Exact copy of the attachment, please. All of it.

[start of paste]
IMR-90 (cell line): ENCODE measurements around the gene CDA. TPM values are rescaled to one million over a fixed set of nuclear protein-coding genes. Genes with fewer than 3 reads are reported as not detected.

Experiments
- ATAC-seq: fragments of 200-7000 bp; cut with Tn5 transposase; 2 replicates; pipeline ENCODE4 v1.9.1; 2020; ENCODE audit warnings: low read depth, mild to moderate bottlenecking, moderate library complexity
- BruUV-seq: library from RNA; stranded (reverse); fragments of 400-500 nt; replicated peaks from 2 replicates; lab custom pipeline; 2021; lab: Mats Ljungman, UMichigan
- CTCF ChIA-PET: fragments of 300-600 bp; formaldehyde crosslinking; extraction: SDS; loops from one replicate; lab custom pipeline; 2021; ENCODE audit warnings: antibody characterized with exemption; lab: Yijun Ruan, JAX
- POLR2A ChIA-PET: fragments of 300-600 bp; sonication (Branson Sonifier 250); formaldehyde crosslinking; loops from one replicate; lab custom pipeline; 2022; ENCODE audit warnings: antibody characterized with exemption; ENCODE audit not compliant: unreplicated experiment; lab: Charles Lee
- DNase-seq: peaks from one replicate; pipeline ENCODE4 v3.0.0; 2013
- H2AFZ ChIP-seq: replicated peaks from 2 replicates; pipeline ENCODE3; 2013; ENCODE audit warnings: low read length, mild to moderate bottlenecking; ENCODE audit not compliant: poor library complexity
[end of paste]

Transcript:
IMR-90 (cell line): ENCODE measurements around the gene CDA. TPM values are rescaled to one million over a fixed set of nuclear protein-coding genes. Genes with fewer than 3 reads are reported as not detected.

Experiments
- ATAC-seq: fragments of 200-7000 bp; cut with Tn5 transposase; 2 replicates; pipeline ENCODE4 v1.9.1; 2020; ENCODE audit warnings: low read depth, mild to moderate bottlenecking, moderate library complexity
- BruUV-seq: library from RNA; stranded (reverse); fragments of 400-500 nt; replicated peaks from 2 replicates; lab custom pipeline; 2021; lab: Mats Ljungman, UMichigan
- CTCF ChIA-PET: fragments of 300-600 bp; formaldehyde crosslinking; extraction: SDS; loops from one replicate; lab custom pipeline; 2021; ENCODE audit warnings: antibody characterized with exemption; lab: Yijun Ruan, JAX
- POLR2A ChIA-PET: fragments of 300-600 bp; sonication (Branson Sonifier 250); formaldehyde crosslinking; loops from one replicate; lab custom pipeline; 2022; ENCODE audit warnings: antibody characterized with exemption; ENCODE audit not compliant: unreplicated experiment; lab: Charles Lee
- DNase-seq: peaks from one replicate; pipeline ENCODE4 v3.0.0; 2013
- H2AFZ ChIP-seq: replicated peaks from 2 replicates; pipeline ENCODE3; 2013; ENCODE audit warnings: low read length, mild to moderate bottlenecking; ENCODE audit not compliant: poor library complexity